Along with the synchronized and captivating melody from the gongs and drums, they would see flames and smokes rising up high and made them wonder who their neighbors were and why they feasted so often.

One day, when they heard the gongs again and saw the thick smoke swirling up high and the tall flames blazing brightly above the mountain, two old men went up to see for themselves. The two old men were surprised to see many enthusiastic men and women tirelessly playing gongs and buoyantly dancing ‘tayao’.

Several jars of rice wine were lined up at one side and some men and women were everywhere giving out ‘tapey’ in bowls made from coconut shells locally known as ‘kawil’. The two old men were instantly thunderstruck. What a splendid feast!

After watching from a distance, the two old men joined the people at the dancing ground. To their astonishment, none of the dancers and the people around took notice of them like they didn’t exist at all!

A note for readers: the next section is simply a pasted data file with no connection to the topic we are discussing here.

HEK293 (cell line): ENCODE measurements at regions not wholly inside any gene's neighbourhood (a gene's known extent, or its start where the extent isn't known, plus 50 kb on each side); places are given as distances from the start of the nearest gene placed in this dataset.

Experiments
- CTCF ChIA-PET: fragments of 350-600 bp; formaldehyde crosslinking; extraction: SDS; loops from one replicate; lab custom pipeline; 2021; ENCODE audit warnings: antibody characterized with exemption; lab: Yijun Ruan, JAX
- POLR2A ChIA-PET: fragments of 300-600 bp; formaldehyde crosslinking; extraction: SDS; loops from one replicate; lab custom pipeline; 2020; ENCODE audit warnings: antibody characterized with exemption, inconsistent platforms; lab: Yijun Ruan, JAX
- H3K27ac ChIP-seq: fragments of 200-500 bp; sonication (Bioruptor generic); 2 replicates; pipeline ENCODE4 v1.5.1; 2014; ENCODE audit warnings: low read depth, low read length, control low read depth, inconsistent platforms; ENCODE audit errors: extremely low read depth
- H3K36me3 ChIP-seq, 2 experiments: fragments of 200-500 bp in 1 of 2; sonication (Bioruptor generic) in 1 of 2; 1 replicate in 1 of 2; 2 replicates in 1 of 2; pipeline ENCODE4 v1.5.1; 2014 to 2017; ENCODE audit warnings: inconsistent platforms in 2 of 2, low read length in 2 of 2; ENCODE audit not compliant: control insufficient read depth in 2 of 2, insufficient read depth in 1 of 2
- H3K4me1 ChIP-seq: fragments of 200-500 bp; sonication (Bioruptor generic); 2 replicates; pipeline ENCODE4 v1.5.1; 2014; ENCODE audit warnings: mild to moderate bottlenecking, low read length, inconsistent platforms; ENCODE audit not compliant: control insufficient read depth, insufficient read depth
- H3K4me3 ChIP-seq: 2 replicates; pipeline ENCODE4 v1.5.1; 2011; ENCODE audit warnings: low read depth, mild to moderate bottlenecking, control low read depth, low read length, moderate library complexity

The old men began to feel scared. They held their breath for they realized the men and the women who were all gathered at ‘tayawan’ were ghosts! Harmless ghosts to their relief!

The beautiful rhythm and the seemingly endless rejoicing had gone before World War II. The people missed the orchestrated music and the majestic feast they used to hear from the top of the mountain. Where have all those mysterious people gone? No one knew the answer.

As years passed by, "tayawan" was forgotten. Perhaps it was because the ghosts had stopped dancing; or perhaps those ghosts had miraculously turned into rocks! Right on the mountains of Mt. Kalugong, aside from the hat-shaped rock, limestone rock formations of varying shaped and sizes appearing lofty and unyielding abound.

Development and improvement

The eco- park reflects the rustic lifestyle of the mountains with huts dubbed as Poor Man’s Cabins ready for occupancy, the park can accommodate 18 persons in the huts scattered in the 4 hectare developed area for lodging flanked by authentic Kabayan and Ifugao huts with galvanized cabins added into the fray.